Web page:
The Ontario government is passing up a chance to improve teaching conditions at York University by legislating an end to the strike by the university’s contract faculty and teaching, research and graduate assistants, says Ronald Cameron, the president of the Fédération national des enseignantes et enseignants du Québec (CSN), which represents both sessional lecturers and teaching assistants in Quebec.
“Instead of back-to-work legislation, Ontario should address the underlying issues that caused the strike at York by Canadian Union of Public Employees Local 3903, issues which are increasingly prevalent at university campuses across Canada”, said Mr. Cameron.
Richard Hink, president of the Association of Graduate Students Employed at McGill (AGSEM), noted that students at Canadian universities are now just as likely to be taught by contract faculty or by other students working as teaching assistants as they are by tenured professors.
“These groups are fast becoming the cheap labour pool for post-secondary education in Canada” said Mr. Hink. “But they often perform the same work as their tenured counterparts and merit better treatment by their employers.” AGSEM, which is affiliated with the FNEEQ, represents teaching assistants at McGill University. The union’s 2,000 members underwent a successful 11-week strike for better pay and working conditions last spring.
FNEEQ vice-president Marie Blais observed that the situation at York is similar to universities in Quebec, where many «temporary» sessional lecturers have been teaching for periods of 10 to 25 years, without job security or recognition of their contribution to the university.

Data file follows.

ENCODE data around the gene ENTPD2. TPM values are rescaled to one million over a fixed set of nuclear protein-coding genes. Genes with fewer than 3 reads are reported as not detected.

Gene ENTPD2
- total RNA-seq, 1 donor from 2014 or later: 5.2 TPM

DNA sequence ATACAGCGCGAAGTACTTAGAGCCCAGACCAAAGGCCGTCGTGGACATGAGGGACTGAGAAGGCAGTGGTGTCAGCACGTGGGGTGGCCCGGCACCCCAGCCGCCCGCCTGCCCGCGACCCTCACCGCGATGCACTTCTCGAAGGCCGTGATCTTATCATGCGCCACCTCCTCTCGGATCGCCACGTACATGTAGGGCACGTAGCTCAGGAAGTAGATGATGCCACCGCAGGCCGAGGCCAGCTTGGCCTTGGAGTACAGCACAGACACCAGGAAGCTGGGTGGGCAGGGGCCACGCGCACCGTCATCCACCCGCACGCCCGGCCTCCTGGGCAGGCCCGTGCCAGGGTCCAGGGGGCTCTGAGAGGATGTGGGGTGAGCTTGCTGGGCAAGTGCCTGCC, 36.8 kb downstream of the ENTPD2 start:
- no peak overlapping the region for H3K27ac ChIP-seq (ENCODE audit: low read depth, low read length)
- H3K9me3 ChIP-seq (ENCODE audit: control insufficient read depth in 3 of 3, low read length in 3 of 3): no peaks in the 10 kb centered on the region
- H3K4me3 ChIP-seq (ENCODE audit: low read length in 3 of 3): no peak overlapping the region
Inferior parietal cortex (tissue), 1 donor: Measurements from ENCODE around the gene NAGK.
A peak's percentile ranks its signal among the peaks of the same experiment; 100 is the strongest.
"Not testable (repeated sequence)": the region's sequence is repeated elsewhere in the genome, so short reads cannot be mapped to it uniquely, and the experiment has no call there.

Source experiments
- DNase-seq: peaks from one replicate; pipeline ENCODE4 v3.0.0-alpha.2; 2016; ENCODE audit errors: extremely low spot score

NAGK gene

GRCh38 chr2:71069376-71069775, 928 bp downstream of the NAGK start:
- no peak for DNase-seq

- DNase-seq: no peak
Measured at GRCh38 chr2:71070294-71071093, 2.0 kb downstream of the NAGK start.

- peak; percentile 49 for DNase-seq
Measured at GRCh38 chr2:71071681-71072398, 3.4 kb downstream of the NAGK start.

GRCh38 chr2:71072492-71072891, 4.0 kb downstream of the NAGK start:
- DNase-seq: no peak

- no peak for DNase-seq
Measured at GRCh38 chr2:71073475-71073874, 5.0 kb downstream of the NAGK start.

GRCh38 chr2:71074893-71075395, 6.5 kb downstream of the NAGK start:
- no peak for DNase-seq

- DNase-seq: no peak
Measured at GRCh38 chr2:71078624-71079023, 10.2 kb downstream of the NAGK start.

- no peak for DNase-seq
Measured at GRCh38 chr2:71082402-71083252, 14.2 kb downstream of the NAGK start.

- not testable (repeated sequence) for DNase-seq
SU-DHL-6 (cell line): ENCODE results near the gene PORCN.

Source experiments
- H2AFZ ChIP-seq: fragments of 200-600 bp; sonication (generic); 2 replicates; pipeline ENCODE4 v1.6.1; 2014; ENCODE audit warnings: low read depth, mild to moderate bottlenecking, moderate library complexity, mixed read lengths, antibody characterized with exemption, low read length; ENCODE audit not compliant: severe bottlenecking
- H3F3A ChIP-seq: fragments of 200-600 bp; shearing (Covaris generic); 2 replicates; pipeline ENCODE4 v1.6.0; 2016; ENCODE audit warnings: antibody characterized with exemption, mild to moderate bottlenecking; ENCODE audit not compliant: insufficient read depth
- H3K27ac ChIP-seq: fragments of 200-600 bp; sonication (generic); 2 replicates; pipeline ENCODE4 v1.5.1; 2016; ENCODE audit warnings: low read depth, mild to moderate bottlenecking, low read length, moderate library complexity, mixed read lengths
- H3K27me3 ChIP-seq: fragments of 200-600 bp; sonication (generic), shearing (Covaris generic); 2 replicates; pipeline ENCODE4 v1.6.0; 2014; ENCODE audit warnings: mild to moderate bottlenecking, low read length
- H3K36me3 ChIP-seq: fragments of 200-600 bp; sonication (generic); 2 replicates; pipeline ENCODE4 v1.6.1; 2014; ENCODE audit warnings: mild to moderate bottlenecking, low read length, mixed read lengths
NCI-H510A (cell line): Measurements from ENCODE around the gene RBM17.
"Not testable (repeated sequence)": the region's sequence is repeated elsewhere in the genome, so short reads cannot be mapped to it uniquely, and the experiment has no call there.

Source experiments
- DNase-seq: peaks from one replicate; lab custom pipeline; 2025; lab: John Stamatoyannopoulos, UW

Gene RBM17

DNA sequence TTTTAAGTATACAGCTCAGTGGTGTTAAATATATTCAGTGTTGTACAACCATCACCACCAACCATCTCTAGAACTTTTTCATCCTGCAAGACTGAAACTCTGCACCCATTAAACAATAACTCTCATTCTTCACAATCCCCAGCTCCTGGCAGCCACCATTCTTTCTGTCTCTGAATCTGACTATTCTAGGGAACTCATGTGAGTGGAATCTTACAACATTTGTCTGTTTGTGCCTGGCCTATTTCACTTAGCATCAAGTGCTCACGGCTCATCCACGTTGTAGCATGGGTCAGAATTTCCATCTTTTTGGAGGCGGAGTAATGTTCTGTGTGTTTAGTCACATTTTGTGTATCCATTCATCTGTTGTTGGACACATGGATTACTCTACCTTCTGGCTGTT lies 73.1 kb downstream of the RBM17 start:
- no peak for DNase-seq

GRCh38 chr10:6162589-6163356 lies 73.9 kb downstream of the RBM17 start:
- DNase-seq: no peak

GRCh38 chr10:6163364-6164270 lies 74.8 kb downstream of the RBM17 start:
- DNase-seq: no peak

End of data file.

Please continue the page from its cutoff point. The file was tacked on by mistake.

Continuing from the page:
“People who make their career teaching at one institution should benefit from stable and predictable working conditions”, said Ms. Blais. “If it does not deal with this problem, the government of Ontario will not settle anything by interfering in the collective bargaining process.”
Finally, the McGill union denounced the savage police repression of a peaceful demonstration by York strikers at the Ontario Legislature Tuesday. “The violent arrests of peaceful protesters yesterday mirror the arrogance of the York University administration in its treatment of their staff through these negotiations. Aided and abetted by the Ontario government, the employer has displayed bad faith since the beginning of this conflict”, said Mr. Hink. Mr. Hink notes that it was York University which decided to cancel all classes – not only those taught by contract faculty or teaching assistants – when the strike was declared 12 weeks ago. “Once again, a university administration is using collective punishment for all students as a club to wield against its own employees”, noted Mr. Hink.
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